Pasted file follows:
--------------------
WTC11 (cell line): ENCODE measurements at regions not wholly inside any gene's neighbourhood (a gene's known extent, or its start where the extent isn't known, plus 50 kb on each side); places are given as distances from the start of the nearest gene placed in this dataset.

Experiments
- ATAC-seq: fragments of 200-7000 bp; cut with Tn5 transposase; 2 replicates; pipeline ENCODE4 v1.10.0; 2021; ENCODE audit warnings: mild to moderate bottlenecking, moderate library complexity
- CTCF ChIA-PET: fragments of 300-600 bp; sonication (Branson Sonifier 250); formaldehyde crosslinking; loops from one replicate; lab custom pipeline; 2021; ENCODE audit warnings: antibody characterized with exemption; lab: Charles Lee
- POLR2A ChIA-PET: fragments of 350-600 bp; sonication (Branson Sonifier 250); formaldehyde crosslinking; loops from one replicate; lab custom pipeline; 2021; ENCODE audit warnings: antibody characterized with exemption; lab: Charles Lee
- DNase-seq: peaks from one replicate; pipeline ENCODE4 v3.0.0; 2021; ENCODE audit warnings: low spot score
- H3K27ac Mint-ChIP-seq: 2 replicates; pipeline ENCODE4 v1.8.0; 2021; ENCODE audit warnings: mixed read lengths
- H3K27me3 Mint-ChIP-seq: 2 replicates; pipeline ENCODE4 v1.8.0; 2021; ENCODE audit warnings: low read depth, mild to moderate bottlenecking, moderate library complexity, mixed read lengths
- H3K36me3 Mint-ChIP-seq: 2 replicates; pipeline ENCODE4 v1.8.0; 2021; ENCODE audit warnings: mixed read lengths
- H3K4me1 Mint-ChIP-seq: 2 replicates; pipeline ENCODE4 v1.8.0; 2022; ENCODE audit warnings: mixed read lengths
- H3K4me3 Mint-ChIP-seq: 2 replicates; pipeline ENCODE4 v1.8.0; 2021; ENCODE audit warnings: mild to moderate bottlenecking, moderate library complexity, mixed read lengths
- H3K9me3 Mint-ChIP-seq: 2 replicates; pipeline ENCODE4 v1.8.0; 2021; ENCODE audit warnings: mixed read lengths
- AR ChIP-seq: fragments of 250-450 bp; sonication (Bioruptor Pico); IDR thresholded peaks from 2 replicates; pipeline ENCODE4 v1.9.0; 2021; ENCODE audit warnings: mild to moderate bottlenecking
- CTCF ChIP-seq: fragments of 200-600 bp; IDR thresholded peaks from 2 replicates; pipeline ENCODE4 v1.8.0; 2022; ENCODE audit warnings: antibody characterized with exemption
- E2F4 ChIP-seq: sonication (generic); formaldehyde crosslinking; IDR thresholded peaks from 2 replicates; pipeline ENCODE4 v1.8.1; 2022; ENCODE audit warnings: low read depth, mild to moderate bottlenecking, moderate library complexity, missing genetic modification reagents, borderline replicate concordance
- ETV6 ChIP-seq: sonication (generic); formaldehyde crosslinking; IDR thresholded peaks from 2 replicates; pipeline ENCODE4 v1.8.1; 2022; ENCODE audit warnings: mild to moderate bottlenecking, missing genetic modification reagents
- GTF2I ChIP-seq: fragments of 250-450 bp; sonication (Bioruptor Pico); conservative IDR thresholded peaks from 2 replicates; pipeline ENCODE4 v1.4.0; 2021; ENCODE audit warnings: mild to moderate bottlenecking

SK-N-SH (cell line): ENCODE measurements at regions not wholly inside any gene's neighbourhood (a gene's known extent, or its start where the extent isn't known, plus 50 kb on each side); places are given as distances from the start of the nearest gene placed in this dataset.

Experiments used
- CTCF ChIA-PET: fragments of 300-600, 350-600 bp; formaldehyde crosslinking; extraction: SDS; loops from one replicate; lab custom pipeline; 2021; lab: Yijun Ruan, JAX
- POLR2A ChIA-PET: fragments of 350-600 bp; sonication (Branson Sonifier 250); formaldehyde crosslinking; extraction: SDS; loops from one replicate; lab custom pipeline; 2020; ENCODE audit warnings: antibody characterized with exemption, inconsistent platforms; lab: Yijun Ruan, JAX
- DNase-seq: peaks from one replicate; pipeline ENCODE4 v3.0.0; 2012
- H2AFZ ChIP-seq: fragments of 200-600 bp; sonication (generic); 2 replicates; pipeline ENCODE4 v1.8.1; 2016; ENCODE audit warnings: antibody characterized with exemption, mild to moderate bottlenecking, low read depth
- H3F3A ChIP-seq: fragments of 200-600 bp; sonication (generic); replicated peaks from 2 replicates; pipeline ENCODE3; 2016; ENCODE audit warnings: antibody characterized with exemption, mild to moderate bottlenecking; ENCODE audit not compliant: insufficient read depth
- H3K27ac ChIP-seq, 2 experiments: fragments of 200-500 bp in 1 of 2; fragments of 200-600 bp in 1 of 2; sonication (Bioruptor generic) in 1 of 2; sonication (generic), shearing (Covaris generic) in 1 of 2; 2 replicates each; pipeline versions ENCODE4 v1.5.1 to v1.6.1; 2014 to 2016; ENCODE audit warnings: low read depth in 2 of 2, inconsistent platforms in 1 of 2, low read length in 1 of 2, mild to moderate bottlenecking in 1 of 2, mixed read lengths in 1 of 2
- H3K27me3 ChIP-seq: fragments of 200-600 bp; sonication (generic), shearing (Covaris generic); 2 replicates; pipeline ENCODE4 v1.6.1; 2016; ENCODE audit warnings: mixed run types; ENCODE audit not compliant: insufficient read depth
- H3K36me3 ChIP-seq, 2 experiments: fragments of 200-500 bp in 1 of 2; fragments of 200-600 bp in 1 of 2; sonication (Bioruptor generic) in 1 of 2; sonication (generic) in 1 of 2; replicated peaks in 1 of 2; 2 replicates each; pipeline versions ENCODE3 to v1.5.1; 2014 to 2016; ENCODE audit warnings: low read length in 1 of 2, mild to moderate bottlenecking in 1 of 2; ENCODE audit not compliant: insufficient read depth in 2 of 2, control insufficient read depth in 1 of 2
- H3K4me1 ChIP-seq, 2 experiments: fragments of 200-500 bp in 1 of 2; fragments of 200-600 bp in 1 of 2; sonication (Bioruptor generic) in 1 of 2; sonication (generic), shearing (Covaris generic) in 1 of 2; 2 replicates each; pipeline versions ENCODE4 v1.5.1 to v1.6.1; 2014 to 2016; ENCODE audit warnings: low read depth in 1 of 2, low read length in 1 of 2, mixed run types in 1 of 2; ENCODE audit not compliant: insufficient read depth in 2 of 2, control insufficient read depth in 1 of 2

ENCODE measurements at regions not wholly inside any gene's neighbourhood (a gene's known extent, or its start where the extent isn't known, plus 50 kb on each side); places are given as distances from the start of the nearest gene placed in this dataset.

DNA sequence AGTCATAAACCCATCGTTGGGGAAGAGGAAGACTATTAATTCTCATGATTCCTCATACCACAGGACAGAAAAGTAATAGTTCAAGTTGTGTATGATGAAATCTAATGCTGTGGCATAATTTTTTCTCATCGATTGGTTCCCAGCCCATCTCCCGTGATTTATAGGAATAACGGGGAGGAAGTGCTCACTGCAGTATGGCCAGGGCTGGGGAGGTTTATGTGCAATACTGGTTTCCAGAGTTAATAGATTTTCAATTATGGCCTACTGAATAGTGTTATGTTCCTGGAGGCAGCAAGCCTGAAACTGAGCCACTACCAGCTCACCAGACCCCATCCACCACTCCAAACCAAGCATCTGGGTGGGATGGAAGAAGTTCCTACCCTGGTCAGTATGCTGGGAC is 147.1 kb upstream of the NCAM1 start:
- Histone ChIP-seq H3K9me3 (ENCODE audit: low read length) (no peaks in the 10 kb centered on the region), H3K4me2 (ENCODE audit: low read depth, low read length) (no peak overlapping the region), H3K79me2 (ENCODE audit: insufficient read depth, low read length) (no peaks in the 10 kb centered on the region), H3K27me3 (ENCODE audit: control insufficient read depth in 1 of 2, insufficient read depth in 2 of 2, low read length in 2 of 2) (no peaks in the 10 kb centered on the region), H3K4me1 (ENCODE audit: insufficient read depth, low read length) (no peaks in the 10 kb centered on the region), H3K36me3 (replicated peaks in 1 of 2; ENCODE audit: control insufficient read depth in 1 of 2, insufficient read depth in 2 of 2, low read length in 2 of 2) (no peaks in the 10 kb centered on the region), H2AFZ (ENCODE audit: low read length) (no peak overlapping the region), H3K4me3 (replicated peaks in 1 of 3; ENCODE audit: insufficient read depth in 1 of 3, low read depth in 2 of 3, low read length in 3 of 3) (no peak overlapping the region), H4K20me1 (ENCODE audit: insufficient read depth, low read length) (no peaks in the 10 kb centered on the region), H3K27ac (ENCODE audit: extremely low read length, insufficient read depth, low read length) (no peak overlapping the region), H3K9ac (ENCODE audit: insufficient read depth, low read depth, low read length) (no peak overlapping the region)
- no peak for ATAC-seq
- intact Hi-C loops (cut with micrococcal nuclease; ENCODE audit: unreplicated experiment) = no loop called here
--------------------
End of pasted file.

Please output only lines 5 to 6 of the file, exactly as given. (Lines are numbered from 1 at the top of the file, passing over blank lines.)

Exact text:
- POLR2A ChIA-PET: fragments of 350-600 bp; sonication (Branson Sonifier 250); formaldehyde crosslinking; loops from one replicate; lab custom pipeline; 2021; ENCODE audit warnings: antibody characterized with exemption; lab: Charles Lee
- DNase-seq: peaks from one replicate; pipeline ENCODE4 v3.0.0; 2021; ENCODE audit warnings: low spot score